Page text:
Explain the significance of the setting in Wuthering Heights.

The setting in Wuthering Heights is significant because the grimness of the house and the wildness of the moors reflect the disordered minds of the characters, particularly Heathcliff.

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Wuthering Heights has a more distinctive atmosphere than any other English novel, and this atmosphere is created by the setting. Even people who have never read the book think, when they hear the title, of the dark, brooding Yorkshire moors, which reflect the personality of Heathcliff in an extended example of the pathetic fallacy.

The time period, the late eighteenth and early nineteenth centuries, was, when the book was published in 1847, sufficiently long ago to seem old-fashioned and add to the gothic atmosphere, but it was still within living memory. However, it is the physical setting of the book that is paramount. The moors are bleak and lonely. Few people venture there, and dark secrets can be kept for a long time. The characters are described in terms of their setting. Heathcliff is, like the moors, "without cultivation; an arid wilderness of furze and whinstone." The contrast between him and Edgar Linton is like that of "bleak, hilly, coal country" and a "fertile valley." There are no fertile valleys around Wuthering Heights, so the contrast emphasizes that Linton is out of place here.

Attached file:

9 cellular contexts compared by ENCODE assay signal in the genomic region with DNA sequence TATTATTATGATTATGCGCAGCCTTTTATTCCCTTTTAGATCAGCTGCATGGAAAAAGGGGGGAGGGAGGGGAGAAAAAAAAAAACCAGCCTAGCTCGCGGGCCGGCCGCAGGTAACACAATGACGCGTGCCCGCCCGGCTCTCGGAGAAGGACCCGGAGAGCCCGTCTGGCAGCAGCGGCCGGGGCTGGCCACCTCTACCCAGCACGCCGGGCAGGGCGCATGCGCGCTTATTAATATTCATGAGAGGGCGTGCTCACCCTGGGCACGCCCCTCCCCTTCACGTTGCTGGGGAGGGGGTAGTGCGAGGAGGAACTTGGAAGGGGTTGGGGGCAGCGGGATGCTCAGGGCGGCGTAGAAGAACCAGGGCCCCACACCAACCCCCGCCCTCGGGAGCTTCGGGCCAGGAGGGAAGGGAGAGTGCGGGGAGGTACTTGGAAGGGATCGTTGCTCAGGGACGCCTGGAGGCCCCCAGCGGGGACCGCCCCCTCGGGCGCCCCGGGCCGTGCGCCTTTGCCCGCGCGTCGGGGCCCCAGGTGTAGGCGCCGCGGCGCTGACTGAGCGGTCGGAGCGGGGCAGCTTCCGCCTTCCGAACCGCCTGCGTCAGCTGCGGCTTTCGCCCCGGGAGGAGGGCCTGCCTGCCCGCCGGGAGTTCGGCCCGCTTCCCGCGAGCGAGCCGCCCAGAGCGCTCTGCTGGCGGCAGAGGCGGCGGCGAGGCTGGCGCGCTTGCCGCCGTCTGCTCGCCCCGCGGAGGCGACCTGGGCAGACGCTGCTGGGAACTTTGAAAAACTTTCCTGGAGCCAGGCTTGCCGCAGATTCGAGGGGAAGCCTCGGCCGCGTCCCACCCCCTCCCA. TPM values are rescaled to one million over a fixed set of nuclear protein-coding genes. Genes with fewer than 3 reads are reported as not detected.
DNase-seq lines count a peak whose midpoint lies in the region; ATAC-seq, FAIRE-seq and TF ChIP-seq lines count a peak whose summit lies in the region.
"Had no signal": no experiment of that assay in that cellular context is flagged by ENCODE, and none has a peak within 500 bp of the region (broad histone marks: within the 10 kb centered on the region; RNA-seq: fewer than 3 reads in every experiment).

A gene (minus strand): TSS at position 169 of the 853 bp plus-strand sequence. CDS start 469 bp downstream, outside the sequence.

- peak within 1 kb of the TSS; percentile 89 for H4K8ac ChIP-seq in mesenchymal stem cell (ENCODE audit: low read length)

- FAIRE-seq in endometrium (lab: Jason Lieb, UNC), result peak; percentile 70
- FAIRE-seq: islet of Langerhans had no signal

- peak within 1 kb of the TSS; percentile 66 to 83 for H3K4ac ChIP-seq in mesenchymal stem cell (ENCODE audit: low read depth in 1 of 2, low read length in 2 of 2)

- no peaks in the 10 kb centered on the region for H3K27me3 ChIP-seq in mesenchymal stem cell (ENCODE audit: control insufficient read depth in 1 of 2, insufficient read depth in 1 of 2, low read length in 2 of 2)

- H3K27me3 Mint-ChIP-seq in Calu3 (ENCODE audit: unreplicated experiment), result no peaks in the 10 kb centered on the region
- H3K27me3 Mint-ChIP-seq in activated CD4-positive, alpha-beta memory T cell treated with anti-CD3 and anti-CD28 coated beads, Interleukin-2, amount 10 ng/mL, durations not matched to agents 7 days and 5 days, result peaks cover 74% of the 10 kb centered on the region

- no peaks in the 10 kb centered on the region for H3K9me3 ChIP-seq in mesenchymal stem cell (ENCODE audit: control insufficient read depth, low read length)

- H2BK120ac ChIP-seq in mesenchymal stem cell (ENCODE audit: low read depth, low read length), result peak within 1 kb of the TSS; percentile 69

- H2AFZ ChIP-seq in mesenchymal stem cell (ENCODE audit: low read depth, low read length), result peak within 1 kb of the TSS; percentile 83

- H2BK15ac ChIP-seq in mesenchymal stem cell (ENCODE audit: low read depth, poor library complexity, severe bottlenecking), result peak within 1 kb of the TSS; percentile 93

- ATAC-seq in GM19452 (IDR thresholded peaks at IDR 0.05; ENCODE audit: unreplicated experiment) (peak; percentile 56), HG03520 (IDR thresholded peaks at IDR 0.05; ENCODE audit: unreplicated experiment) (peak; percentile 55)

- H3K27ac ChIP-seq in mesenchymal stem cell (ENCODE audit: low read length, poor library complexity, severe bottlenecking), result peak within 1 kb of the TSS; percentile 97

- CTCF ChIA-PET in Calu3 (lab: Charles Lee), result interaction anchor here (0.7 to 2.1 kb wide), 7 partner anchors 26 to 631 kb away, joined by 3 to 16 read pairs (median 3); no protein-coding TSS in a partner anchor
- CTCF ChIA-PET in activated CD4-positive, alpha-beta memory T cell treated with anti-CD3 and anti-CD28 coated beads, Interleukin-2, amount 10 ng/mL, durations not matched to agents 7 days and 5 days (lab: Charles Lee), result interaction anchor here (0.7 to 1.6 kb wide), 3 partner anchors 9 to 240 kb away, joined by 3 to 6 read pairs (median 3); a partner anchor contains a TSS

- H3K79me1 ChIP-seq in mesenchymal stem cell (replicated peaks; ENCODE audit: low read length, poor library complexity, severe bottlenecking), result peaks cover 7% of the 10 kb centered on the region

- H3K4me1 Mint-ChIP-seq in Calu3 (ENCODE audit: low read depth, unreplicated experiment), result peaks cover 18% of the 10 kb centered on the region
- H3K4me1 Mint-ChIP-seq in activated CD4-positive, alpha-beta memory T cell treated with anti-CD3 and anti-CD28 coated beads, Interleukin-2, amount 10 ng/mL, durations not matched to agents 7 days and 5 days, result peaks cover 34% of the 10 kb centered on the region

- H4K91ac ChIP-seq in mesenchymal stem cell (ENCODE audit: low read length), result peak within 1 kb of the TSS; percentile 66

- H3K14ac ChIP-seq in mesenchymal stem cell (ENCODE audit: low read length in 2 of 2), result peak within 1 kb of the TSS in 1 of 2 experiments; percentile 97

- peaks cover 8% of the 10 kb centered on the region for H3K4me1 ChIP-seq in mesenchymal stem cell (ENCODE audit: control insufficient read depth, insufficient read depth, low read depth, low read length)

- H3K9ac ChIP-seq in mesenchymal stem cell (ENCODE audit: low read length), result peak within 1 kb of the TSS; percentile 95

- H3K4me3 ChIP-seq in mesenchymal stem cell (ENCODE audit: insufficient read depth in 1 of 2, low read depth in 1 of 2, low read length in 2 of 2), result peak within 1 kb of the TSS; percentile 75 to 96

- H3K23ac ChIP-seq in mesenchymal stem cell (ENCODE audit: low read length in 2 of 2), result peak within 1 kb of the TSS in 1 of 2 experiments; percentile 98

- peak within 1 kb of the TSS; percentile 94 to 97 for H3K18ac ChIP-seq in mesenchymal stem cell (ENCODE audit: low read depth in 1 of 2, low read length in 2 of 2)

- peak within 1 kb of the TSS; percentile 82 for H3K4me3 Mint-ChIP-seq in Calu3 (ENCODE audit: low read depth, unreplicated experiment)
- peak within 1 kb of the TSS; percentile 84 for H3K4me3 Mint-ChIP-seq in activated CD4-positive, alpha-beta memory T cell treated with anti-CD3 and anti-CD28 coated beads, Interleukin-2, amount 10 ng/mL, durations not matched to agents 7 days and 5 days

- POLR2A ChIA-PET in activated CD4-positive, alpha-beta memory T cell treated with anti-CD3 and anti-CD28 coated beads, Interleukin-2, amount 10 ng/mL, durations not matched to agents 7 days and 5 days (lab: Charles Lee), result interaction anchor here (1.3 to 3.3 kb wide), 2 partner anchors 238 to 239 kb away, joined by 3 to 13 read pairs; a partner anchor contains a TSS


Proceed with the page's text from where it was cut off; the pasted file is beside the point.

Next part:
The house itself is grotesque and gloomy, built to survive in a harsh environment. It is hundreds of years old, apparently having been completed in 1500, and Lockwood describes it as being worthy of its strange name:

“Wuthering” being a significant provincial adjective, descriptive of the atmospheric tumult to which its station is exposed in stormy weather. Pure, bracing ventilation they must have up there at all times, indeed: one may guess the power of the north wind, blowing over the edge, by the excessive slant of a few stunted firs at the end of the house; and by a range of gaunt thorns all stretching their limbs one way, as if craving alms of the sun. Happily, the architect had foresight to build it strong: the narrow windows are deeply set in the wall, and the corners defended with large jutting stones.

The stormy weather that is an essential part of the atmosphere of the book is therefore integral to both the design and the name of the house. House, weather, and moors combine to reflect the tempestuous emotions of the characters in a perfect union of theme and setting.

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